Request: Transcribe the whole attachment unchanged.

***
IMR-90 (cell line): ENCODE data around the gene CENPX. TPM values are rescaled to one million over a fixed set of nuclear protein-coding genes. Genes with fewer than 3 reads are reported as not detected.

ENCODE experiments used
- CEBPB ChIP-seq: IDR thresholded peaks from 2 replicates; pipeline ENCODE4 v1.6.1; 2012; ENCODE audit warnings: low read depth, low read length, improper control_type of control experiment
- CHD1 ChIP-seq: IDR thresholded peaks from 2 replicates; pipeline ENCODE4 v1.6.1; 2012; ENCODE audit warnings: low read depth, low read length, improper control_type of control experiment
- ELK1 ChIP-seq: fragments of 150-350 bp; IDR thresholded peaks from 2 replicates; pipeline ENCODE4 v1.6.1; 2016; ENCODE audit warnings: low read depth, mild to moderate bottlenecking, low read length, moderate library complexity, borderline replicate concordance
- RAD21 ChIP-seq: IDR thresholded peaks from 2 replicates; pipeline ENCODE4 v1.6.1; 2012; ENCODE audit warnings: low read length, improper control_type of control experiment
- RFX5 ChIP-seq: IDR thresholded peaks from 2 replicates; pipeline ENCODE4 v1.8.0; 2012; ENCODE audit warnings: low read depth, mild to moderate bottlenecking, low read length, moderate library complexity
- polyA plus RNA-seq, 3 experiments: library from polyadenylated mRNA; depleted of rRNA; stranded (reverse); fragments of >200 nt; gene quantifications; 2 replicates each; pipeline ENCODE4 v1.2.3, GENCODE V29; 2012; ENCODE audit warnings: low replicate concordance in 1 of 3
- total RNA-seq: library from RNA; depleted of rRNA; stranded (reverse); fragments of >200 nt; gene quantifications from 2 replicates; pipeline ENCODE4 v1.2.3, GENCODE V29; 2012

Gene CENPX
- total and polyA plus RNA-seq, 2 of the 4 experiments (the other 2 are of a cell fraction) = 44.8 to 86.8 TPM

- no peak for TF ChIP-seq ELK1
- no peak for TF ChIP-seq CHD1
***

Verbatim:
IMR-90 (cell line): ENCODE data around the gene CENPX. TPM values are rescaled to one million over a fixed set of nuclear protein-coding genes. Genes with fewer than 3 reads are reported as not detected.

ENCODE experiments used
- CEBPB ChIP-seq: IDR thresholded peaks from 2 replicates; pipeline ENCODE4 v1.6.1; 2012; ENCODE audit warnings: low read depth, low read length, improper control_type of control experiment
- CHD1 ChIP-seq: IDR thresholded peaks from 2 replicates; pipeline ENCODE4 v1.6.1; 2012; ENCODE audit warnings: low read depth, low read length, improper control_type of control experiment
- ELK1 ChIP-seq: fragments of 150-350 bp; IDR thresholded peaks from 2 replicates; pipeline ENCODE4 v1.6.1; 2016; ENCODE audit warnings: low read depth, mild to moderate bottlenecking, low read length, moderate library complexity, borderline replicate concordance
- RAD21 ChIP-seq: IDR thresholded peaks from 2 replicates; pipeline ENCODE4 v1.6.1; 2012; ENCODE audit warnings: low read length, improper control_type of control experiment
- RFX5 ChIP-seq: IDR thresholded peaks from 2 replicates; pipeline ENCODE4 v1.8.0; 2012; ENCODE audit warnings: low read depth, mild to moderate bottlenecking, low read length, moderate library complexity
- polyA plus RNA-seq, 3 experiments: library from polyadenylated mRNA; depleted of rRNA; stranded (reverse); fragments of >200 nt; gene quantifications; 2 replicates each; pipeline ENCODE4 v1.2.3, GENCODE V29; 2012; ENCODE audit warnings: low replicate concordance in 1 of 3
- total RNA-seq: library from RNA; depleted of rRNA; stranded (reverse); fragments of >200 nt; gene quantifications from 2 replicates; pipeline ENCODE4 v1.2.3, GENCODE V29; 2012

Gene CENPX
- total and polyA plus RNA-seq, 2 of the 4 experiments (the other 2 are of a cell fraction) = 44.8 to 86.8 TPM

- no peak for TF ChIP-seq ELK1
- no peak for TF ChIP-seq CHD1